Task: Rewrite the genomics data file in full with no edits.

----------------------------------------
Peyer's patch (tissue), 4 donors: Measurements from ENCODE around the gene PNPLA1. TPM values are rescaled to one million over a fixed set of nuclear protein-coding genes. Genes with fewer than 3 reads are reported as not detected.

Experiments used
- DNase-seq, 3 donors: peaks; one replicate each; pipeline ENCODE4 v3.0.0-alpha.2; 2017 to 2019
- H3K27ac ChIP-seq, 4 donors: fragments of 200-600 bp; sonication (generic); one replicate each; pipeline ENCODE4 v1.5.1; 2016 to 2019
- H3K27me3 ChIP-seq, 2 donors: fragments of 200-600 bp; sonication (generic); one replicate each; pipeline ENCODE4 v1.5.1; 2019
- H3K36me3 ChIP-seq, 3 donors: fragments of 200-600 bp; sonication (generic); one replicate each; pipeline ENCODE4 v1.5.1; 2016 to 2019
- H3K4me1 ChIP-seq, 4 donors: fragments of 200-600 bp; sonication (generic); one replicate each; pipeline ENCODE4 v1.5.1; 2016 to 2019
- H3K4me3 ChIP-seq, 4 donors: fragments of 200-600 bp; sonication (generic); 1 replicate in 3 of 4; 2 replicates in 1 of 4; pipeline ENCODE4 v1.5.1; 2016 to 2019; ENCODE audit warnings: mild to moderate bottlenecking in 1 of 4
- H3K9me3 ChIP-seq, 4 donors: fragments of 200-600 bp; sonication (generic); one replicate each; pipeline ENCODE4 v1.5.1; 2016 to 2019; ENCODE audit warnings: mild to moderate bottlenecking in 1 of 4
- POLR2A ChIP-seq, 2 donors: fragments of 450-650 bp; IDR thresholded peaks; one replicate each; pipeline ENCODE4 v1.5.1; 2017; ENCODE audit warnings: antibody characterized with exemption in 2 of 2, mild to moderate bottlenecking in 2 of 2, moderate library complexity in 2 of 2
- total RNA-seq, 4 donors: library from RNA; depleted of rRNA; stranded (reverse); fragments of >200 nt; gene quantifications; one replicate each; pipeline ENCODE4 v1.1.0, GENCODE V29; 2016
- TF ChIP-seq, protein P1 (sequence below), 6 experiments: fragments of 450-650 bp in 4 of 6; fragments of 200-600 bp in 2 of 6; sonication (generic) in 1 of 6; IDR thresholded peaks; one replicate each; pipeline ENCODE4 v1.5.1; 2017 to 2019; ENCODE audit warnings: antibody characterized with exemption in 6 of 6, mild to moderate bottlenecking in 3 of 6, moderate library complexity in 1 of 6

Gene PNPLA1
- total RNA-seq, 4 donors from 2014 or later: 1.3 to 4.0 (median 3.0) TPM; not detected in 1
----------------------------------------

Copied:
Peyer's patch (tissue), 4 donors: Measurements from ENCODE around the gene PNPLA1. TPM values are rescaled to one million over a fixed set of nuclear protein-coding genes. Genes with fewer than 3 reads are reported as not detected.

Experiments used
- DNase-seq, 3 donors: peaks; one replicate each; pipeline ENCODE4 v3.0.0-alpha.2; 2017 to 2019
- H3K27ac ChIP-seq, 4 donors: fragments of 200-600 bp; sonication (generic); one replicate each; pipeline ENCODE4 v1.5.1; 2016 to 2019
- H3K27me3 ChIP-seq, 2 donors: fragments of 200-600 bp; sonication (generic); one replicate each; pipeline ENCODE4 v1.5.1; 2019
- H3K36me3 ChIP-seq, 3 donors: fragments of 200-600 bp; sonication (generic); one replicate each; pipeline ENCODE4 v1.5.1; 2016 to 2019
- H3K4me1 ChIP-seq, 4 donors: fragments of 200-600 bp; sonication (generic); one replicate each; pipeline ENCODE4 v1.5.1; 2016 to 2019
- H3K4me3 ChIP-seq, 4 donors: fragments of 200-600 bp; sonication (generic); 1 replicate in 3 of 4; 2 replicates in 1 of 4; pipeline ENCODE4 v1.5.1; 2016 to 2019; ENCODE audit warnings: mild to moderate bottlenecking in 1 of 4
- H3K9me3 ChIP-seq, 4 donors: fragments of 200-600 bp; sonication (generic); one replicate each; pipeline ENCODE4 v1.5.1; 2016 to 2019; ENCODE audit warnings: mild to moderate bottlenecking in 1 of 4
- POLR2A ChIP-seq, 2 donors: fragments of 450-650 bp; IDR thresholded peaks; one replicate each; pipeline ENCODE4 v1.5.1; 2017; ENCODE audit warnings: antibody characterized with exemption in 2 of 2, mild to moderate bottlenecking in 2 of 2, moderate library complexity in 2 of 2
- total RNA-seq, 4 donors: library from RNA; depleted of rRNA; stranded (reverse); fragments of >200 nt; gene quantifications; one replicate each; pipeline ENCODE4 v1.1.0, GENCODE V29; 2016
- TF ChIP-seq, protein P1 (sequence below), 6 experiments: fragments of 450-650 bp in 4 of 6; fragments of 200-600 bp in 2 of 6; sonication (generic) in 1 of 6; IDR thresholded peaks; one replicate each; pipeline ENCODE4 v1.5.1; 2017 to 2019; ENCODE audit warnings: antibody characterized with exemption in 6 of 6, mild to moderate bottlenecking in 3 of 6, moderate library complexity in 1 of 6

Gene PNPLA1
- total RNA-seq, 4 donors from 2014 or later: 1.3 to 4.0 (median 3.0) TPM; not detected in 1